The great thing about the checklist is that you can also use it outside of the case file.  You can use it as an independent daily task, at a center, or as an assessment.

Author's purpose anchor chart, author's purpose activities, printables, and more!  Tips and tricks for teaching students to determine the author's main purpose for writing a text, including what an author want to answer, explain, or describe.

I always like to throw in a craft somewhere, so these little authors are fun to make and display.  They can either choose a book or you can do this with your read aloud for that day.  Students will write the author's purpose and how they know.  You may want to give them a sentence frame, such as, "The author's purpose of the book _________ is to ___________.  I know this because..."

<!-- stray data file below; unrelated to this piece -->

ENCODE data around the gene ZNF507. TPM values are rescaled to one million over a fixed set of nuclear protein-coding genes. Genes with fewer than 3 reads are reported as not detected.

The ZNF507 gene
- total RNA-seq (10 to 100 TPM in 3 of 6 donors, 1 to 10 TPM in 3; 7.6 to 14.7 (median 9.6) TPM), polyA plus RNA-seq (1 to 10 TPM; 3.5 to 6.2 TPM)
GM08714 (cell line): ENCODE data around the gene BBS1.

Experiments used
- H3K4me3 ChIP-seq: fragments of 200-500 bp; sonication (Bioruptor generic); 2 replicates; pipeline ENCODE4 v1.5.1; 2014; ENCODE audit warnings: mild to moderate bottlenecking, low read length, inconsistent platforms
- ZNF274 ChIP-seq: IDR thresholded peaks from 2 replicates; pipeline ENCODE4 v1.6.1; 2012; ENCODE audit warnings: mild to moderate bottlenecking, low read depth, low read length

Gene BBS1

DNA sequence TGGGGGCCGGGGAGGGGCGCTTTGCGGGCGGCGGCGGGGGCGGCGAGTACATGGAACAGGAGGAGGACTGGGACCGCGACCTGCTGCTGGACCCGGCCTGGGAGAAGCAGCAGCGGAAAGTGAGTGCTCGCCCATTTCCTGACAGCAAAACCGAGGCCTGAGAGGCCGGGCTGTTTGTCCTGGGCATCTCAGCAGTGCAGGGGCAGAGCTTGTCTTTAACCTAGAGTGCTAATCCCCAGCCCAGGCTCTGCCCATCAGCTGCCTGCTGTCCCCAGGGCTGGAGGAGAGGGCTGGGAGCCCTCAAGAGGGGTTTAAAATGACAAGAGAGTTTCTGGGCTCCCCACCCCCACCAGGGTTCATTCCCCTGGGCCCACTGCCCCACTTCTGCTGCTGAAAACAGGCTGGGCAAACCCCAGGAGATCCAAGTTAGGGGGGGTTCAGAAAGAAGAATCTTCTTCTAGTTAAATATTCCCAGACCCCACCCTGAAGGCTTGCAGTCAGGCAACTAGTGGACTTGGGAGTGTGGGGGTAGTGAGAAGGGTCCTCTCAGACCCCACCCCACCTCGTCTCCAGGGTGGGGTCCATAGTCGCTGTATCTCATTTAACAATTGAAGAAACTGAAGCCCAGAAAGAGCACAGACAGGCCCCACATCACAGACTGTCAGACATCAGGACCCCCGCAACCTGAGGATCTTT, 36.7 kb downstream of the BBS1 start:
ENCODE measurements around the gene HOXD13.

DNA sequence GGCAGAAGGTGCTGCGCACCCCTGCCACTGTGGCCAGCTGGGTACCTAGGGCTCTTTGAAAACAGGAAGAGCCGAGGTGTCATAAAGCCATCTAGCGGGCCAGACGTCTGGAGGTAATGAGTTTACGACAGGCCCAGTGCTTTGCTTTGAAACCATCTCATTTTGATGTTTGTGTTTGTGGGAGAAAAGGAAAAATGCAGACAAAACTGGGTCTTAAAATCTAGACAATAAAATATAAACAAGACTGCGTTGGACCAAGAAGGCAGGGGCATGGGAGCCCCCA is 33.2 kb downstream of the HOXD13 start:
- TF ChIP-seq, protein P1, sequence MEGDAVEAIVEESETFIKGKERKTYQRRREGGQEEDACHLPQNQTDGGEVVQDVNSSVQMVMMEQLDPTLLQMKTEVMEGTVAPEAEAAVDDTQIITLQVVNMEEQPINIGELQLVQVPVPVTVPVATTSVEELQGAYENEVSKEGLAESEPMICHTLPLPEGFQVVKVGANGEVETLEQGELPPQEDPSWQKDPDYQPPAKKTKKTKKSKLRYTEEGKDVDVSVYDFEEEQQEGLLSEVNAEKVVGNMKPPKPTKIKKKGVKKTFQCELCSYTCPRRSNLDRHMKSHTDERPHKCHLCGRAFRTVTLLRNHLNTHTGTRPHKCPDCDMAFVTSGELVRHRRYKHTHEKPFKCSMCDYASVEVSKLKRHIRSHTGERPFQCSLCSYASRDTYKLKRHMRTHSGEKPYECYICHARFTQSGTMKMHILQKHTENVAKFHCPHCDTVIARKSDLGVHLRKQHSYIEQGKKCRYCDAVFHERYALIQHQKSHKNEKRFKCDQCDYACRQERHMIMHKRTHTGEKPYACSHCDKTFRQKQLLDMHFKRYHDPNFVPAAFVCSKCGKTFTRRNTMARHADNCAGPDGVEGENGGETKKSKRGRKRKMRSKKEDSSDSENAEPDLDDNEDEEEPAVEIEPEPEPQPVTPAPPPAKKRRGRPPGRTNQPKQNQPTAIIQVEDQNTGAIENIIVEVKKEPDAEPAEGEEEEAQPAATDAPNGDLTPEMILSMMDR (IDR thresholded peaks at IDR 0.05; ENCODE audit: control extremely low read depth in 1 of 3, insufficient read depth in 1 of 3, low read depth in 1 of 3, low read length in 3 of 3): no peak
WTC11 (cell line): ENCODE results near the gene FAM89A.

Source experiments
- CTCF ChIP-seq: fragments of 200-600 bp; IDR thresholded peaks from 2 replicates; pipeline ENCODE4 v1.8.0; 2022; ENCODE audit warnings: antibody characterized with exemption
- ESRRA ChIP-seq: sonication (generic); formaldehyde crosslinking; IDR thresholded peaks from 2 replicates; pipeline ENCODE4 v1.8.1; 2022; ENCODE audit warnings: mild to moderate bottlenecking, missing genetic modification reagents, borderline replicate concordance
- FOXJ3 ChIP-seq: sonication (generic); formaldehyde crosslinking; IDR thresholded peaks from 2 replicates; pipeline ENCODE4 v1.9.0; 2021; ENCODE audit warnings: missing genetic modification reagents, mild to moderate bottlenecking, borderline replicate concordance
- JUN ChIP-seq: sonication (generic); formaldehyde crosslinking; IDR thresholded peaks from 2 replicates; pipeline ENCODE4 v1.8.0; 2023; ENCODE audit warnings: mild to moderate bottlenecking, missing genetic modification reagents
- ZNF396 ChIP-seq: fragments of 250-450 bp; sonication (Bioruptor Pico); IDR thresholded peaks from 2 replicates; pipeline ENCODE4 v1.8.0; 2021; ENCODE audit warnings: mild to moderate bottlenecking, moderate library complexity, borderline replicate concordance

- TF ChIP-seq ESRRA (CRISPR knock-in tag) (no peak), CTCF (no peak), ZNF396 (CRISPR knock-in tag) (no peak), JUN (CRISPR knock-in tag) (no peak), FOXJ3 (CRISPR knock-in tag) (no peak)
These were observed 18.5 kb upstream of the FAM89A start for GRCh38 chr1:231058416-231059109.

Author's purpose anchor chart, author's purpose activities, printables, and more!  Tips and tricks for teaching students to determine the author's main purpose for writing a text, including what an author want to answer, explain, or describe.

I also like to incorporate some other printables that you can use as your daily task for your lesson.  The ones below require students to write the author's purpose and provide three different reasons from the text to support their thinking.

Author's purpose anchor chart, author's purpose activities, printables, and more!  Tips and tricks for teaching students to determine the author's main purpose for writing a text, including what an author want to answer, explain, or describe.